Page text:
Oil spikes as “chances of a mistake” run high in the Middle East

Analysts say Netanyahu is on the backfoot, and he cannot be seen as weak. This could lead to further escalation and disruption in oil supply.
Rockets are fired toward Israel from the Gaza Strip, Sunday, Oct. 8, 2023. (Photo | AP)
Rockets are fired toward Israel from the Gaza Strip, Sunday, Oct. 8, 2023. (Photo | AP)

Crude oil prices jumped 3.5% on Monday as markets worried about the possibility of a full-scale war between Israel and Iran, which is widely seen as backing the Hamas which unleashed a torrent of attacks on the Jewish nation.

“Hamas attack has IRAN written all over it,” said analysts from Incred Equities. “Israel has been pushed back so ferociously that overreaction is high probability.  It’s a desperate fight for him [Netanyahu] now and chances of mistake are high,” it added. 

On October 7, over 2,000 rockets were launched from Gaza into Israel by the Hamas militants. In the chaos that ensued, multiple terrorists crossed border fencing from Gaza Strip and moved into Israel, attacking civilians and soldiers and taking them hostage. 

As the conflict enters into the third day, Israel is clearly on the backfoot. Their senior commander has been captured, civilians are being killed (and filmed), and dead bodies of soldiers are being desecrated. 

Oil prices jumped on the concern that the ongoing Israel-Hamas conflict could disrupt the global oil supply. Israel and Palestine are not major oil producers but the Middle East region accounts for almost one-third of the global oil supply.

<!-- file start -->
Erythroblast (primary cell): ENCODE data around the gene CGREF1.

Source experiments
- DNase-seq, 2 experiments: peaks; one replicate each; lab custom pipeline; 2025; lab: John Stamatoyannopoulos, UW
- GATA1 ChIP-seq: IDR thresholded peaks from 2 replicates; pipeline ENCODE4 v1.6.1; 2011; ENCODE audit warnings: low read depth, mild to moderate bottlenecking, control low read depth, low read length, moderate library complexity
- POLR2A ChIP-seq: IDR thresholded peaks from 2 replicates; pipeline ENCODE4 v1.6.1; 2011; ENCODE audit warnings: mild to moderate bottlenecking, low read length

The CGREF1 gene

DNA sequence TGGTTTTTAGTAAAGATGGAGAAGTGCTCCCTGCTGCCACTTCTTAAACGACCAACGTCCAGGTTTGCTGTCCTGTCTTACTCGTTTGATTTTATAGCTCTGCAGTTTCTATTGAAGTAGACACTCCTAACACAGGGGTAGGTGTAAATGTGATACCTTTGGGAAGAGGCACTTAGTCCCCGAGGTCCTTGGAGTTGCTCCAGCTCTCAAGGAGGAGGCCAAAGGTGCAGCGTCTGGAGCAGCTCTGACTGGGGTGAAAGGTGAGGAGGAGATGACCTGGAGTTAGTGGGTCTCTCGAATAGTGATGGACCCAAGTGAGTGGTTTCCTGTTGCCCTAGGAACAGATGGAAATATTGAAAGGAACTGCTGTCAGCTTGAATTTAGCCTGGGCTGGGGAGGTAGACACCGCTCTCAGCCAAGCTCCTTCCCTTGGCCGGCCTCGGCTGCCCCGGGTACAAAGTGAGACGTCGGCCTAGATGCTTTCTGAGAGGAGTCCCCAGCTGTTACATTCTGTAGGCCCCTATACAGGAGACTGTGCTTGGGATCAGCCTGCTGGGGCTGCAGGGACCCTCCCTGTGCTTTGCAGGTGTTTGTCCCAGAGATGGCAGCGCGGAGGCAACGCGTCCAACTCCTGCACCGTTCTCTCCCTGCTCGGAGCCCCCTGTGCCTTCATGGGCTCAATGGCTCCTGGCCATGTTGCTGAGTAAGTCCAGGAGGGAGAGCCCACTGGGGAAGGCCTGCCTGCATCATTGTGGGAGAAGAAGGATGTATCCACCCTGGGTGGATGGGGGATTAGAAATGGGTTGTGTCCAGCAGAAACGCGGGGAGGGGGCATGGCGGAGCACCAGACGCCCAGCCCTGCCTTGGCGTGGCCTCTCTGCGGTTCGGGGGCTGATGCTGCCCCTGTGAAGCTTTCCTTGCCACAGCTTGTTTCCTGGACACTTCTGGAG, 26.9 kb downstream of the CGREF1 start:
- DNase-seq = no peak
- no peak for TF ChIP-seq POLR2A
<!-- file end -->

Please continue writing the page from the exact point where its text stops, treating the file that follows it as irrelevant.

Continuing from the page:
The conflict sits at the doorstep of a key oil-producing and export region for global consumers. 

The biggest concern is whether Iran, one of the biggest producers of crude oil, will be dragged into the conflict, given that its president, Ebrahim Raisi, has been openly expressing his support for continued attacks on Israel. 

“Middle east is boiling again, and supply of crude will be a problem. An attack on Iran will lead to massive problems and a spike in crude,” said the analyst. 

Moreover, on Monday, Israel ordered US oil giant Chevron to pause production at the Tamar natural gas field off the country's northern coast. 

Israel may strike back even harder

Hamas's assault on Israel was the biggest escalation between the two sides for decades. 

“Israel will have to show disproportionate punishment to a nation that funded and trained Hamas in this operation – Most likely Iran,” said Incred Equities. Israel has to give a disproportionate response. There’s no way the Israeli Prime Minister Netanyahu, can be seen as weak, they noted.

“There are possibilities of Israel being attacked from other fronts as well. Most likely from the North as they are embroiled in the South fighting Hamas,” they noted. While all this is happening on the southern border of Israel, the northern part is highly vulnerable. Hezbollah and Palestine have a golden opportunity to attack Israel, they noted.

“Who knows Jordan and part of Syrian terrorists also get a golden pass to attack Israel. Middle east is on the boil, we fear hugely disproportionate action by Israel. It may attack Iran as well,” the analysts said.

Perhaps to preclude such a possibility, the US has sent aircraft carrier USS Gerald R. Ford to the Eastern Mediterranean sea.

This will be the second time in two years that oil prices will spike in response to international hostilities. In February 2022, following Russia's invasion of Ukraine in February oil prices soared. The oil prices traded at as high as USD 120 a barrel in June last year.

The oil prices cooled down and fell back to USD 70 a barrel in May this year, but have steadily risen since then as producers have tried to restrict output to support the market.

Saudi Arabia with other members of Opec+ said it would make cuts of a million barrels per day in July in an attempt to shore up flagging prices. 

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The New Indian Express
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